UN-SPIDER webinar showcases methods to map burn severity after forest fire

Fire burning in northern New Mexico captured by the Operational Land Imager (OLI) on Landsat 8 in June 2013. Image: NASA.

At the end of April and the beginning of May 2020, Peten, the northern province or department of Guatemala, experienced severe forest fires that forced Guatemala’s National Coordinating Agency for Disaster Reduction (CONRED) to request the activation of the International Charter Space and Major Disasters to map the geographical extent of the fires.

To support members of Guatemala’s technical, inter-institutional, GIS and remote sensing team for disaster management (GT-SIGER) in addressing the fires and their impact, Dr. Alexander Ariza, a visiting scientist with the UN-SPIDER programme, conducted a webinar on 7 May 2020 to highlight online products and resources that are available to map the burn severity of forest fires.  

Forest fires have a major influence on ecosystems and contribute to climate change as they alter the density, composition and spatial extent of ecosystems. Depending on the degree and intensity of the fire, the alteration can be classified as low, moderate or severe. The knowledge concerning the frequency and severity of forest fires is essential to develop a strategy to prevent, mitigate and combat forest fires in those regions where such fires are frequent.

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The webinar focused on novel methods to map and analyse the burn severity of forest fires and provided participants an overview of satellite imagery and web-based resources that are currently available, including those developed by the European Space Agency (ESA) and National Aeronautics and Space Administration (NASA). Dr. Ariza presented examples of the use of these tools to map the geographical extent and burn severity of forest fires impacting areas of Peten. He presented results extracted from Landsat 8 and Sentinel 2 satellite imagery. He also made participants aware of the need for measurements in the field just after the forest fires (Post-Fire Effects - PFE-) through the use of the the Compsite Burn Index (CBI, developed by Key and Benson, 2002) and its variant, the GeoCBI (De Santis and Chuvieco, 2009). In his presentation, Dr. Ariza also highlighted results of analyses related the areas affected by the forest fires, which were completed using cloud computing tools for analyzing geospatial data such as Google Earth Engine (GEE). In addition, he presented an analysis of different products and services which are available on the web, including datasets and online repositories such as GIO-GL1, GFED4-MCD64A1, and FireCCI51.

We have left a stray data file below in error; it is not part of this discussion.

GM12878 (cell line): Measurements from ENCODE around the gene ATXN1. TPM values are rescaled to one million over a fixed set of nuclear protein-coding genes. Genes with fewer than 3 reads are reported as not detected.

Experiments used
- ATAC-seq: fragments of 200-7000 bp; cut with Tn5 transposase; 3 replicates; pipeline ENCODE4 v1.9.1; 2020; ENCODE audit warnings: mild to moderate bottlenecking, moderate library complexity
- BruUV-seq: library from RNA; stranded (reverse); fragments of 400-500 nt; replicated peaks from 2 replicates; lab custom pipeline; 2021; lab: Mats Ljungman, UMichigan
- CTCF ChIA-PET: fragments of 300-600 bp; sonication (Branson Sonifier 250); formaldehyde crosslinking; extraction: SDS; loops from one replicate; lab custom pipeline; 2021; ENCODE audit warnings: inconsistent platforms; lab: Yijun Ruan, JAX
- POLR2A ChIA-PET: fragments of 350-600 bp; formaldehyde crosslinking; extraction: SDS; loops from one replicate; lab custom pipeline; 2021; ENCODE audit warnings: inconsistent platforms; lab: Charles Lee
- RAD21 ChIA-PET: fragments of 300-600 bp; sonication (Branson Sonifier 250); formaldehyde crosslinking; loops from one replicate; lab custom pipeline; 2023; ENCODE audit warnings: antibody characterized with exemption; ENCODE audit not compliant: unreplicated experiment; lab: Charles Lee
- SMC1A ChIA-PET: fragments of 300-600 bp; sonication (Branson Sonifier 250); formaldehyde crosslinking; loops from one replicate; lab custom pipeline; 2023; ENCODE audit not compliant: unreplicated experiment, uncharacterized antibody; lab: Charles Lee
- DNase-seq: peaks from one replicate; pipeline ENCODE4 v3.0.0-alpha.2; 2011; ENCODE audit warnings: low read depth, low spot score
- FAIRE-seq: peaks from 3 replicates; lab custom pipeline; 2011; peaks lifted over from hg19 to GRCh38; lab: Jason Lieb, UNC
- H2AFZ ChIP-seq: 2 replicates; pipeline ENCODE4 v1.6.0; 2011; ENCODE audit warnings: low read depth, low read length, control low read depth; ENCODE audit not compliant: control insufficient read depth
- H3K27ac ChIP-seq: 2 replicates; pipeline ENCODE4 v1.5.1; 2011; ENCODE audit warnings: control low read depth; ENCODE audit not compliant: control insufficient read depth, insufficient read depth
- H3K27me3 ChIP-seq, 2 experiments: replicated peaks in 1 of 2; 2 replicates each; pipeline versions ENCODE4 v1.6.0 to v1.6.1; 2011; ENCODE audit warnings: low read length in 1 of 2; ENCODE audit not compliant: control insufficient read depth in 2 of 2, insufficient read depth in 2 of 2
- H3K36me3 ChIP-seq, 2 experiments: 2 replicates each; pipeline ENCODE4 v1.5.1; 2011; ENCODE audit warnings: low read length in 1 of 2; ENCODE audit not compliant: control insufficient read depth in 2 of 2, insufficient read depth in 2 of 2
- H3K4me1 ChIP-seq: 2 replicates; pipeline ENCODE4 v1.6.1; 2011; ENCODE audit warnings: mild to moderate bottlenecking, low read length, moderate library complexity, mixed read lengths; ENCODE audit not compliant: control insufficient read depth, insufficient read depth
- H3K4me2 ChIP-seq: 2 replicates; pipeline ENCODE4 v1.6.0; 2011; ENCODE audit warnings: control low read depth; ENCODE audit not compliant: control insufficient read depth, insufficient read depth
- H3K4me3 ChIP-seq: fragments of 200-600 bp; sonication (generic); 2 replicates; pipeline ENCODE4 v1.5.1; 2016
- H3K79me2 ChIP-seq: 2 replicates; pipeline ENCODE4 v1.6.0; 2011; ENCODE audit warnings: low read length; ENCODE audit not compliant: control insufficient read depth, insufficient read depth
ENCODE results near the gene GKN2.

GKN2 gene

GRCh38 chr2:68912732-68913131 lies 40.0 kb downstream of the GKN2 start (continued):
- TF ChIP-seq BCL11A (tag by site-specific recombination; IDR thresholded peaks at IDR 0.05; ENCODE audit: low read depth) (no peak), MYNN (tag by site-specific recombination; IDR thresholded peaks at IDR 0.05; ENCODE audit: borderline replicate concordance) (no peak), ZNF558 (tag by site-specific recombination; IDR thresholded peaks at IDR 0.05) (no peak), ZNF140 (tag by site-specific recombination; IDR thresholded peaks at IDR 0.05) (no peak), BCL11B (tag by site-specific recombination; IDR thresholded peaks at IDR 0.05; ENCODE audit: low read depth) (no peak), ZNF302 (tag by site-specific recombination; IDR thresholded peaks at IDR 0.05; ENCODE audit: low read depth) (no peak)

The webinar also included a short presentation on the Latin American Network for Forest Fire Tele-detection (RedLATIF). This regional network aims to unite efforts in the field of observation and management of forest fires in all Latin American countries using remote sensing and other geospatial technologies. It is closely linked to the international network on Global Observations of Forest and Land Cover Dynamics (GOFC/GOLD). The webinar was very useful for participants from Guatemala’s National Institute of Forests (INAB), who took note of these tools and provided the opportunity for these participants to meet and establish contact with Dr. Ariza and with the representative of RedLATIF.

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